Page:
#1 – All children and youngsters should receive high quality traffic safety and mobility education with continuity and progression
Traffic safety and mobility education is a life-long process and everyone, regardless of age, should therefore have access. Road safety is a shared responsibility and education on the topic is therefore the responsibility of everybody, especially parents, governments, education authorities, local authorities, and schools.
Road safety education is especially important for children and youngsters up to the age of 18 years old at kindergartens and schools. Children need to learn what is safe and what is hazardous to help them avoid harm in traffic. Road safety education will also prepare them to become safe road users, notably from the age of 13 years old, when they are traveling unaccompanied and progressively acquire access to powered two wheelers and cars.
Traffic safety and mobility education at schools is a structural road safety tool with which all children can be reached. It ensures that all children are taught, and that they are taught the same knowledge, skills, attitudes and behavioural values – regardless of their parents’ parental and socio-economic resources.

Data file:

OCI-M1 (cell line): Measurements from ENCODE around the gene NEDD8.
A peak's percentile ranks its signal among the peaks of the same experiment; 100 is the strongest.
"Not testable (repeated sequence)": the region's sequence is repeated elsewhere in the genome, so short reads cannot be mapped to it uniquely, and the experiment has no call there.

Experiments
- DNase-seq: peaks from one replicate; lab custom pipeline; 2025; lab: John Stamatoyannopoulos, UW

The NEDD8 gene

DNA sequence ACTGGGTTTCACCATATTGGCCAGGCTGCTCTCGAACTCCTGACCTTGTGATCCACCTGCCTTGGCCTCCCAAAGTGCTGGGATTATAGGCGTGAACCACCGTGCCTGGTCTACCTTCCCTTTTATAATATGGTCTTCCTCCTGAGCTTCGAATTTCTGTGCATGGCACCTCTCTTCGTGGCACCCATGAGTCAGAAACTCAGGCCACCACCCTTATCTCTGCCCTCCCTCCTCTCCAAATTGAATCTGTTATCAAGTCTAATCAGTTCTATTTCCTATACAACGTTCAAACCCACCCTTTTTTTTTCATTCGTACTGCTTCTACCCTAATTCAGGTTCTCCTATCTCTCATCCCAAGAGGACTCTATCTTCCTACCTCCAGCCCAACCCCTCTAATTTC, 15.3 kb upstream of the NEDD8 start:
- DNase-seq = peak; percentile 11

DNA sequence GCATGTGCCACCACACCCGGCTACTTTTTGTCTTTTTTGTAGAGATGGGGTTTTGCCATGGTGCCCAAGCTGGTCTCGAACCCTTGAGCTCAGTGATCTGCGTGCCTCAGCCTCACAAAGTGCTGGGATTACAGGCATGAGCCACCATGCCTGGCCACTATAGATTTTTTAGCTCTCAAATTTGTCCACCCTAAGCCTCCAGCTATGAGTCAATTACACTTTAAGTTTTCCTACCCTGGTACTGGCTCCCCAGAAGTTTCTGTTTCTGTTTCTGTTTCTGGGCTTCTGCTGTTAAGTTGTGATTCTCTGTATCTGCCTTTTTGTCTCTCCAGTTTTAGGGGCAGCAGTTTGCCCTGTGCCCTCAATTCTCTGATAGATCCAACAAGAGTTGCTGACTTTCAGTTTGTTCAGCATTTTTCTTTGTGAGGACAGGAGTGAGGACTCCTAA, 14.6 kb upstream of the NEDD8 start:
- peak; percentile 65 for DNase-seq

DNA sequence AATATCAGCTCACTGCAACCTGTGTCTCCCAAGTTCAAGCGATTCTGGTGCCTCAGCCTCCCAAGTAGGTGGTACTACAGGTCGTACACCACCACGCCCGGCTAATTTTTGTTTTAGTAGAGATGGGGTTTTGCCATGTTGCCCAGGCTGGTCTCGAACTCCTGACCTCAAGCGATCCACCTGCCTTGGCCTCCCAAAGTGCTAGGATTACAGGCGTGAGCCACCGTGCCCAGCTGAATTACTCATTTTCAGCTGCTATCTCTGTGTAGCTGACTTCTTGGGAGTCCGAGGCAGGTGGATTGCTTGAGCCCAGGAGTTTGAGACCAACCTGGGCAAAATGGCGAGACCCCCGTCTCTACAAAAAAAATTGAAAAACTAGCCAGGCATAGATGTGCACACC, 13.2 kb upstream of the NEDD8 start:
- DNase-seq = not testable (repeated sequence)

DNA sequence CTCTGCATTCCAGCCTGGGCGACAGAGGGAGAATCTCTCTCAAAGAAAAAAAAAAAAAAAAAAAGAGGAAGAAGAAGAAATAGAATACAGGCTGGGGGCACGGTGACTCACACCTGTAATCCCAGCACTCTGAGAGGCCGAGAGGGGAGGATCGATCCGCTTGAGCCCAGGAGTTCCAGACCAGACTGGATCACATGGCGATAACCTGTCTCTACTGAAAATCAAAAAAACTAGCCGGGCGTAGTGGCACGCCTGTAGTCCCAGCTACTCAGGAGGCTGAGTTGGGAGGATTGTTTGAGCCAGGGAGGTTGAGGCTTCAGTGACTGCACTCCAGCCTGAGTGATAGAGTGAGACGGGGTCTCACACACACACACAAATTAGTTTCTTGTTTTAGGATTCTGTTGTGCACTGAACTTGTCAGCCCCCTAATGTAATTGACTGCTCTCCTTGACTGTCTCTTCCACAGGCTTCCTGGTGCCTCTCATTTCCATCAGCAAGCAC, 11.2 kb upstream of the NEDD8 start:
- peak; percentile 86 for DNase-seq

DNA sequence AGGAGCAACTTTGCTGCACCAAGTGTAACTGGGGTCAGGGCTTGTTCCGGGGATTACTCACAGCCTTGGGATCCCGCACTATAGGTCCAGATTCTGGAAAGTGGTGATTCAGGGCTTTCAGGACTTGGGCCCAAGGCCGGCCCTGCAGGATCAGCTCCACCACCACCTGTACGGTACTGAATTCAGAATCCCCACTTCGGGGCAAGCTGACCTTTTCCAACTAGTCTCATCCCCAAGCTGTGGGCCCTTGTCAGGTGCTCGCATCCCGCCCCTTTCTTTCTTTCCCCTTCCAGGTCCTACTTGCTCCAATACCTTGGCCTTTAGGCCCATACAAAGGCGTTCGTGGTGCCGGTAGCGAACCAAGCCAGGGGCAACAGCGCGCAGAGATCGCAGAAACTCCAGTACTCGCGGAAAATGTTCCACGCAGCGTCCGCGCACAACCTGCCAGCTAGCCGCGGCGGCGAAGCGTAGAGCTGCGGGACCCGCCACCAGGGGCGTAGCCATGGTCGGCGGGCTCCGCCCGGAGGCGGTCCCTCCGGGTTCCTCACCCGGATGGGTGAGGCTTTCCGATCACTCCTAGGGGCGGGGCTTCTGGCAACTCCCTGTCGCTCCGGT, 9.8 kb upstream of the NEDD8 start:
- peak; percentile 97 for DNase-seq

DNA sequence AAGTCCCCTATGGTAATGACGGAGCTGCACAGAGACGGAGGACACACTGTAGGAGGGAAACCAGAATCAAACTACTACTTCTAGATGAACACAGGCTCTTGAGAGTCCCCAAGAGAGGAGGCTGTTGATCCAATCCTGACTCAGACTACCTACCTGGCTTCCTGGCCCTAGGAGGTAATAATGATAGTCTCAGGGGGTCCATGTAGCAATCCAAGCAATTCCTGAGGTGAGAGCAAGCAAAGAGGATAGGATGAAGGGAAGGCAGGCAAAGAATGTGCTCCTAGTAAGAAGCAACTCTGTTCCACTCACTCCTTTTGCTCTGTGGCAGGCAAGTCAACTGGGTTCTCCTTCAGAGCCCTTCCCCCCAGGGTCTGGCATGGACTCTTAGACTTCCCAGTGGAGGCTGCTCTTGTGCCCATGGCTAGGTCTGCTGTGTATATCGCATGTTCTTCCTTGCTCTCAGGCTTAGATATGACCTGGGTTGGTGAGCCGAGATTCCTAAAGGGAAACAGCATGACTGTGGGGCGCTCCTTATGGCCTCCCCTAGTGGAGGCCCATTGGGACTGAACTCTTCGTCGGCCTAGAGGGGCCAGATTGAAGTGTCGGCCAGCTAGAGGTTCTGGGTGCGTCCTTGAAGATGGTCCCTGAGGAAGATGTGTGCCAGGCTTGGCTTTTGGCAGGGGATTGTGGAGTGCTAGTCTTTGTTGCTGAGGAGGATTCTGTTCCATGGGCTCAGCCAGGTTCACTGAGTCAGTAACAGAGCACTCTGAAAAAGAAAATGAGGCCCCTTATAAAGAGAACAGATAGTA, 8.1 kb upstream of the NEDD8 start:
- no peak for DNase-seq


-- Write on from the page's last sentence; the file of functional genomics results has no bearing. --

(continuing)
It is furthermore important that high quality educational material and interventions, adapted to age and maturity, are used. Ideally, traffic safety and mobility education utilises full suites of education programs which have been designed on a cumulative learning basis with each resource following on from the learning of the previous, in order to ensure continuity and progression.
To have a positive effect, projects should be well planned and evaluated. Projects that are poorly designed can have an adverse effect, and are therefore a waste of resources. Especially for schools it is important that they use the right material, as they only have limited hours and financial resources for lessons in road safety.
BEST PRACTICE EXAMPLES
Only in Ireland, Germany and the Czech Republic is traffic safety and mobility education given at all four levels of education (pre-primary, primary, secondary and tertiary). Therefore, from kindergartens through to elementary schools, high schools and thereafter, pupils and students receive lessons in being a safe road user. These three countries also perform better than the EU average when it comes to annual road deaths amongst children and youngsters under 18 years.